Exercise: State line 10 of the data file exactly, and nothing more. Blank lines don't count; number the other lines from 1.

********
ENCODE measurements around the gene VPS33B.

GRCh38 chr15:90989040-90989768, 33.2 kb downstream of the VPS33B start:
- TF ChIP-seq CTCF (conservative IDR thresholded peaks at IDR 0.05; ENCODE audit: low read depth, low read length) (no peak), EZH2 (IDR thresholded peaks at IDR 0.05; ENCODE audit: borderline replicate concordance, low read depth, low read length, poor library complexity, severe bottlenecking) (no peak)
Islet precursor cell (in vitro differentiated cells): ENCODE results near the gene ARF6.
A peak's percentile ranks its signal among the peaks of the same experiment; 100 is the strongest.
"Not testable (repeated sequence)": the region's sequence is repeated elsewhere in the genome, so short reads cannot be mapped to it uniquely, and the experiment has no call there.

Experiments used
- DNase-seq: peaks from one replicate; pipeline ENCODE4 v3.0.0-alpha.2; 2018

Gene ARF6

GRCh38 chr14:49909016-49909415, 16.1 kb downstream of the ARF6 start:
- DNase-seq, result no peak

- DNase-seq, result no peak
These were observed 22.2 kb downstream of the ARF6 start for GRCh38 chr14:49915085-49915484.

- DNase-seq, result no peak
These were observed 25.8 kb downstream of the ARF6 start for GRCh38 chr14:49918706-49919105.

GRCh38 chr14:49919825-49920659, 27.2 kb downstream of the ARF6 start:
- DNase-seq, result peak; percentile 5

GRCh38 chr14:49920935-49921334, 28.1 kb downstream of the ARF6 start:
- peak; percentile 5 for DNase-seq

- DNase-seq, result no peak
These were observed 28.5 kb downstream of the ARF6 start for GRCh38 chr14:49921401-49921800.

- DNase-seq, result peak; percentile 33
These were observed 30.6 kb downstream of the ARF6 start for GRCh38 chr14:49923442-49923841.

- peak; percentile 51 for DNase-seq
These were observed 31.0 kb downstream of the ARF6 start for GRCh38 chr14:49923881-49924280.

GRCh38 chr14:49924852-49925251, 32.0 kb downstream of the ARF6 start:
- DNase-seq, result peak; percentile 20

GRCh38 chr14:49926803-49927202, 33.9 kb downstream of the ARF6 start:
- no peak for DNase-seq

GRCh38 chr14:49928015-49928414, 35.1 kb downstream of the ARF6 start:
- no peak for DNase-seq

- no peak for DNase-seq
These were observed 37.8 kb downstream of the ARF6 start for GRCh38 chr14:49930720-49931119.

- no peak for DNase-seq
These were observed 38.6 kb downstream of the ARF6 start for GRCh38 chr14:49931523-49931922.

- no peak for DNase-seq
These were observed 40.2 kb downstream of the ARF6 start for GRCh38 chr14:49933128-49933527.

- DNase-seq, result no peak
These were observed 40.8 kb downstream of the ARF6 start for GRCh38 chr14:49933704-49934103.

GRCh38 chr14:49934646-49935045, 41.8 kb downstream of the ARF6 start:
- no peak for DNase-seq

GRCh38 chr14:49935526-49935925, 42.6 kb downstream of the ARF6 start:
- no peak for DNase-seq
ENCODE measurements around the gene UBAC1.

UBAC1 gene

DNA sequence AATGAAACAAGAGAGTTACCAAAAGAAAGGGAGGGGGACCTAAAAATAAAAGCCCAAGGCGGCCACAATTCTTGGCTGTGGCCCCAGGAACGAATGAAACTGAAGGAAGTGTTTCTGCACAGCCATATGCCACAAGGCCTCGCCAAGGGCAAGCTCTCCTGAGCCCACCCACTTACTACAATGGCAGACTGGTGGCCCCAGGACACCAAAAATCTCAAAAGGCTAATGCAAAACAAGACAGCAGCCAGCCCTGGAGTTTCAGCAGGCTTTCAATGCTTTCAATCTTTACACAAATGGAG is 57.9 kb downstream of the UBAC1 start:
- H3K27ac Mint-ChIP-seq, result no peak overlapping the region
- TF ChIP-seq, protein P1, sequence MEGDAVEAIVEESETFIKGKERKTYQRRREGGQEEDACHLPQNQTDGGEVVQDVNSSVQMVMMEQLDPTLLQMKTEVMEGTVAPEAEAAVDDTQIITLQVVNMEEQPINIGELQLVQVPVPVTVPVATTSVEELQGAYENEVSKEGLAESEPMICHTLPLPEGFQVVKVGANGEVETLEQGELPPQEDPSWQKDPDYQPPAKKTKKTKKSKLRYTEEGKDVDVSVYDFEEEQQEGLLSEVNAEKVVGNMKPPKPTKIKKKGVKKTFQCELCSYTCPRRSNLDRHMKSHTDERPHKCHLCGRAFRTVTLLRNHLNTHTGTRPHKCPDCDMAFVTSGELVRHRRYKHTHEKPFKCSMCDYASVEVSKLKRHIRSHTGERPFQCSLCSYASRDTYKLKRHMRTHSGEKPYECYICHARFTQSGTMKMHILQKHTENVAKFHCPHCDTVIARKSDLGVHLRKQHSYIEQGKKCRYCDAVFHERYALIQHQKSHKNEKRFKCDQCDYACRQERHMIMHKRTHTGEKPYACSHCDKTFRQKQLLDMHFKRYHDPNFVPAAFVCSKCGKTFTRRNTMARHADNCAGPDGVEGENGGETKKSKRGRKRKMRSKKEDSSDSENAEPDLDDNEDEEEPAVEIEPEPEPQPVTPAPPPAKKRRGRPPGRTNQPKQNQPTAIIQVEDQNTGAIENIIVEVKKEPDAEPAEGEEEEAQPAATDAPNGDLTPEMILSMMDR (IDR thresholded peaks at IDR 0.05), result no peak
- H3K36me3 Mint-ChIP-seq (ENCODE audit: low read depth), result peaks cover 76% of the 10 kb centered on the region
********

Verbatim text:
GRCh38 chr14:49909016-49909415, 16.1 kb downstream of the ARF6 start: